Life of a Rooster

Memoirs of a psychiatrist, journalist and educator

The School Yard

on October 31, 2013

Intersection of the Avenue de la Grande Armee and the Rue Pergolese. My father walked me through here daily on my way to school. There was a pharmacy on the corner, which I insisted on reading as “parmacie”. Papa laughed at me, but gave in when I broke down in tears.

 

The Girls School and the Boys School were totally separated. I never gave a second thought to the Boys School, somehow vaguely imagining that it was just the same as ours. The one time I got to see it from inside, I was terrified.

We were slated to watch a movie entitled Till Eulenspiegel. I still remember the name because I spent so much effort trying to spell it correctly! The movie was to be shown in the Boys School. We lined up, two by two, and were led through the communicating door into the neighboring Boys Yard. Oh, my, goodness. What a ruckus! Boys were dashing and running all over the place, and some were astride the backs of others, playing horsemen at war, with spears and shields! Now, the yard had a cement floor with tiny stones embedded in it, meaning, if you fell, you scraped your knees. Other boys played a jumping game whereby one had his hands on his knees and his back bent, while the others would run toward him, and jump over him by putting two hands on his back, opening the legs wide, and hopping over, much like we do with a vault horse.

Girls never played such games. What we did was singing and dancing, and hopscotch and jump rope. There were a number of children’s rhymes that I learned pretty quickly. Each one required a different number of players. For example, the one entitled The Little King of England required six players. So the two or three who wanted to start a game would put their arms over each other’s shoulders and walk side by side all over the yard, chanting, “who wants to play The Li’l King of England…” (sol, sol sol mi la sol) and whoever wanted to would put her arm over one of them and join the group marching and chanting until they got the six players.

The game itself was part singing, part dancing and part acting. For the first stanza, the girls lined up in two lines of three, facing each other, arms linked criss-cross style. We then stepped back and forth to the tune: “Behind the white lilacs, there was a fountain, digue dong, captain dong, etc..” Then the story went on about the little King of England — notice that in French children’s rhymes, the King of England is always little. At some point, the king now holds a sword. The queen then would stand with her two fists on her hips, with behind her, the remaining four students squatting down, two on each side, with their hands held by the wrist in an overlock pattern. The king would stand facing the queen. The song would go on, “With the first thrust of the sword, the sword went through…” so the girl acting as king would pretend to thrust her sword through the hole formed by the left arm.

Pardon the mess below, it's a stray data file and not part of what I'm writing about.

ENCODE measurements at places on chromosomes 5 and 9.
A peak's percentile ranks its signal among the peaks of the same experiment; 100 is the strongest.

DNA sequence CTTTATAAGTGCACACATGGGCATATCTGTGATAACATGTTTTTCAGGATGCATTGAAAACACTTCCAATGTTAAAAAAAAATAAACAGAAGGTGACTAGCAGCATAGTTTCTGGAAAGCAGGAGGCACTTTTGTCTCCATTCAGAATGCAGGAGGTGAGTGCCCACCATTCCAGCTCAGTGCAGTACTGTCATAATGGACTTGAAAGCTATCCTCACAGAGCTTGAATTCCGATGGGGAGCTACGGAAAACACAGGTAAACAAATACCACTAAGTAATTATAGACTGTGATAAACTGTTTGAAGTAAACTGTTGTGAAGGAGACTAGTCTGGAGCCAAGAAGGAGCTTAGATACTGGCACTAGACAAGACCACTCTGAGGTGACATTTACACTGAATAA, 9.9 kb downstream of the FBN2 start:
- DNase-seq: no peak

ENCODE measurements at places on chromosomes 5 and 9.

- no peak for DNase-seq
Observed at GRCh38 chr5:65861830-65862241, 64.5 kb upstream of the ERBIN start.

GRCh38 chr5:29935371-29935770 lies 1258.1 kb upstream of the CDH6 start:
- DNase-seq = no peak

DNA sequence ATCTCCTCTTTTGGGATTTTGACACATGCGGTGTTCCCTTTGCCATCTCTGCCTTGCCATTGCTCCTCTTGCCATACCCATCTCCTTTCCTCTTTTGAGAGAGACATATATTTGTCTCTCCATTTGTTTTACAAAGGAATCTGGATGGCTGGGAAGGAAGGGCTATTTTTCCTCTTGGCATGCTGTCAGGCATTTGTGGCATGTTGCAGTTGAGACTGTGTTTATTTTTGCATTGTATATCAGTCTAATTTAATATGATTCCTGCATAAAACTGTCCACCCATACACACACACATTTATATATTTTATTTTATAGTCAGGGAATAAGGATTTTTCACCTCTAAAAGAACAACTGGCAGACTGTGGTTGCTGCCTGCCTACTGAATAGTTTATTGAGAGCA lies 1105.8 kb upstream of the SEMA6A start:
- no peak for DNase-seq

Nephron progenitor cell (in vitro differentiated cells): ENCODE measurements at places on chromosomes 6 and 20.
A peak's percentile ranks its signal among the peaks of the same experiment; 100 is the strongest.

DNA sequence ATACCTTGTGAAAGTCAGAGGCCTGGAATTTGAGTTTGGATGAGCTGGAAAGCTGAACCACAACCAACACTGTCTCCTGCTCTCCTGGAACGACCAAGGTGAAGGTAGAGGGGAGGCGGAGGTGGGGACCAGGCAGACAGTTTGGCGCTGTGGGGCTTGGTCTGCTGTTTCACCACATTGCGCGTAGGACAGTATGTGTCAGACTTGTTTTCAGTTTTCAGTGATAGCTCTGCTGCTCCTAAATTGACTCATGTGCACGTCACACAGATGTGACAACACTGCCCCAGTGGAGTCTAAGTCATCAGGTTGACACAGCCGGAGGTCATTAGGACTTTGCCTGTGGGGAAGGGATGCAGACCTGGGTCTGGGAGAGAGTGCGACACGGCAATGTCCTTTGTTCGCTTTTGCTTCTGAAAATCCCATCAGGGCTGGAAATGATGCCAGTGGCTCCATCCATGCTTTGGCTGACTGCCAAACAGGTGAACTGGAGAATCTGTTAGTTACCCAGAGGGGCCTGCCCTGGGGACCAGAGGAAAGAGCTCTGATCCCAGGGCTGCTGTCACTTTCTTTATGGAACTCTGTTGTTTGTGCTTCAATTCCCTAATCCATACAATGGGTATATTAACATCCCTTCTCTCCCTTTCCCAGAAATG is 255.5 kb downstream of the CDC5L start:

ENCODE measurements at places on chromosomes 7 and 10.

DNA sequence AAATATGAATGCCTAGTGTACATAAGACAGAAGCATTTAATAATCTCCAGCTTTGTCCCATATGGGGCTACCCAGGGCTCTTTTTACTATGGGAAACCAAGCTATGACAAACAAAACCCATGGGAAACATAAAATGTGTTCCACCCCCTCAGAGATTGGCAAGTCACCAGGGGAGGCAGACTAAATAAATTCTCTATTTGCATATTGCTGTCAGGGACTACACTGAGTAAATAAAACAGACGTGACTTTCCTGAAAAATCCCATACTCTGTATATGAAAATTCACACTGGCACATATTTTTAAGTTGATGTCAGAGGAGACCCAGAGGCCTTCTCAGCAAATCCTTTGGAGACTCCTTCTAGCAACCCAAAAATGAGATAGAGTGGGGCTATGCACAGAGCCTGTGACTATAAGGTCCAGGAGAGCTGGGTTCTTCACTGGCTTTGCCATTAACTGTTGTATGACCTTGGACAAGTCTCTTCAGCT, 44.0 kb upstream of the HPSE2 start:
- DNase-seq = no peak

“With the second thrust of the sword, the queen fell sitting…” Accordingly, the queen would carefully sit herself on the platform made of eight wrists and forearms. Then, “with the third thrust of the sword, the queen fell dead…” and the queen would carefully lie back onto the platform, her legs hanging down. The four porters would then stand up and carry away the queen, who now crossed her hands over her chest.

The song goes on, “It wasn’t a queen, it was a match (as in matchstick); it wasn’t a king, it was a camembert (French cheese)…”

I often wonder about French children’s rhymes and folk songs. They have usually a lovely tune, and an unending number of stanzas. The story starts well enough but often moves into the realm of the absurd or downright weird. This one, despite the cheese killing the matchstick,  is inoffensive enough. But what about the story of the little ship: “There was a little ship, that had ne-ne-never sailed, ahoy, ahoy!” Then this ship embarks on a long journey. “After five to six weeks, the supplies ra-ra-ran out. Ahoy, ahoy!  They drew straws to decide who-who-who should be eaten, ahoy, ahoy!” And just when you felt this was really gross, the song ends, “If this tale amuses you, we are going to tel-tel-tell it again!” Really.

The only relatives of French children’s danced/acted rhymes I have seen in other countries are “The Farmer in the Dell” — Le Fermier Dans Son Pre —  and kindergarten song-and-movement plays such as “The Wheels on the Bus”, all of which are really cute and lovely.

 

 

Ce n’était pas un roi
C’était un camembert…
Et nous l’enterrerons
Dans le jardin d’son père…
Et nous lui planterons
Trois sacs de pomme de terre…
Et nous l’arroserons
Avec de l’eau d’Javel…
Et nous lui planterons
Le drapeau de la France


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